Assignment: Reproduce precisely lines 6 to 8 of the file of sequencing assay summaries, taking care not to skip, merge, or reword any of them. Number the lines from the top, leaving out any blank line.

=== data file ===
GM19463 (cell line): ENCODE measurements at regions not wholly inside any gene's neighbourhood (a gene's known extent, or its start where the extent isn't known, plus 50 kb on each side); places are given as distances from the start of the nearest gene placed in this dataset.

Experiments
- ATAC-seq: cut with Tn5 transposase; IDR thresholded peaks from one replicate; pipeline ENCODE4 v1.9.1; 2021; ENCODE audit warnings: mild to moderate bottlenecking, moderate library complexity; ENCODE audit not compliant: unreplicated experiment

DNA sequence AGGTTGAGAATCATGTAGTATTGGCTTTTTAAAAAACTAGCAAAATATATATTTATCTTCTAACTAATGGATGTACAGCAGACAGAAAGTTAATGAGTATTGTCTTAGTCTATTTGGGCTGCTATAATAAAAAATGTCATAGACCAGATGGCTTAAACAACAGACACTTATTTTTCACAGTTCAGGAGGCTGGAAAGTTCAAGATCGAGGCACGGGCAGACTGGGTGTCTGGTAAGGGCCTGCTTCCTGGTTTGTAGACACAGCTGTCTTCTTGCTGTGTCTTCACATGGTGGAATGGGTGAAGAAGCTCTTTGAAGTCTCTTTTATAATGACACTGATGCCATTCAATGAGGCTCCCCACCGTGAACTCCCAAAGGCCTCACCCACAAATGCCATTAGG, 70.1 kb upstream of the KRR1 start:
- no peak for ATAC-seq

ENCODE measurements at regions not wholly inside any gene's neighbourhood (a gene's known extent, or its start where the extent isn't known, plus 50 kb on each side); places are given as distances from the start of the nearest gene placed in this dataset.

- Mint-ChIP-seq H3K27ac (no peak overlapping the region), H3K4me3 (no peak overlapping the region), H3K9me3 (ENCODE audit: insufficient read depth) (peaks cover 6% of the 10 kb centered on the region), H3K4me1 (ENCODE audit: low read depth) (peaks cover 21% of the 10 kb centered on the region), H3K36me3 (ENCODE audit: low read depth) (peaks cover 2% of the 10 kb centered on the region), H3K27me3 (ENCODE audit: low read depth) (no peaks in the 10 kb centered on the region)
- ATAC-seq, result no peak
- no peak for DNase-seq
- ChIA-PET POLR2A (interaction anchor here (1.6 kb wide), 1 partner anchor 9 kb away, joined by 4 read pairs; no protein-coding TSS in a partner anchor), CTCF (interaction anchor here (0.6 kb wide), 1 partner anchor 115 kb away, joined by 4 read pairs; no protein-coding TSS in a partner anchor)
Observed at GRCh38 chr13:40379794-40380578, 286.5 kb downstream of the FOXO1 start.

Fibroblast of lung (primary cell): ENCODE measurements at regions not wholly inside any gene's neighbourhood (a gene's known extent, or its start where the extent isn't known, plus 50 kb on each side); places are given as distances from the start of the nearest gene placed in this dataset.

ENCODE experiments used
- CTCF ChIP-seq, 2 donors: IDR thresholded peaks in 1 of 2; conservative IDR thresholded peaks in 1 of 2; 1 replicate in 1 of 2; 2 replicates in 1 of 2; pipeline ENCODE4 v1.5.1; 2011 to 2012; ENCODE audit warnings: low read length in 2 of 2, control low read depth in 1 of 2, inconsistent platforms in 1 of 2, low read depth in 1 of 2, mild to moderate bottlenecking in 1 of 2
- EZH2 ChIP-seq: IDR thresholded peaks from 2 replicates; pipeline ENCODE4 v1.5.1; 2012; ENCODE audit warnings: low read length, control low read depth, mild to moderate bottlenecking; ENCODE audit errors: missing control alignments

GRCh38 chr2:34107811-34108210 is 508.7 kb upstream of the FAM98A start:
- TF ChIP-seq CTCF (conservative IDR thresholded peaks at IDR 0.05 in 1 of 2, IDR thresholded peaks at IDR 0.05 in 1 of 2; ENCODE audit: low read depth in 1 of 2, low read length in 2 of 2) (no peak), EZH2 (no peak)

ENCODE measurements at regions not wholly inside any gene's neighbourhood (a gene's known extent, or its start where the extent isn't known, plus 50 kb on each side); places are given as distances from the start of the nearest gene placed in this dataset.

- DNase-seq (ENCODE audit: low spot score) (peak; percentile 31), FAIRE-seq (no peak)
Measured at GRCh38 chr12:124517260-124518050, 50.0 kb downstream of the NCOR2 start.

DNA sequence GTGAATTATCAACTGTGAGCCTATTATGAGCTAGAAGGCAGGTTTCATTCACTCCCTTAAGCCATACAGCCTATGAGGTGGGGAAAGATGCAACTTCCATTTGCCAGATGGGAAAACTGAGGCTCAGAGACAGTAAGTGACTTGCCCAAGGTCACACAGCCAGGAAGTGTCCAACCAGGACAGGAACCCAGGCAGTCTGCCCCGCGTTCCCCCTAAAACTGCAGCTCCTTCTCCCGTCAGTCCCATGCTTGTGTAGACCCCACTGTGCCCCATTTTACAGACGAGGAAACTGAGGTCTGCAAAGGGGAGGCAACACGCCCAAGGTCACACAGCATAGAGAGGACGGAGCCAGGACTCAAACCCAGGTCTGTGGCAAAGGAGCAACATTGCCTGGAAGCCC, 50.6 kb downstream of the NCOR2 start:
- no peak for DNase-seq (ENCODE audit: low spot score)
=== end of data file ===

ENCODE measurements at regions not wholly inside any gene's neighbourhood (a gene's known extent, or its start where the extent isn't known, plus 50 kb on each side); places are given as distances from the start of the nearest gene placed in this dataset.

- Mint-ChIP-seq H3K27ac (no peak overlapping the region), H3K4me3 (no peak overlapping the region), H3K9me3 (ENCODE audit: insufficient read depth) (peaks cover 6% of the 10 kb centered on the region), H3K4me1 (ENCODE audit: low read depth) (peaks cover 21% of the 10 kb centered on the region), H3K36me3 (ENCODE audit: low read depth) (peaks cover 2% of the 10 kb centered on the region), H3K27me3 (ENCODE audit: low read depth) (no peaks in the 10 kb centered on the region)
- ATAC-seq, result no peak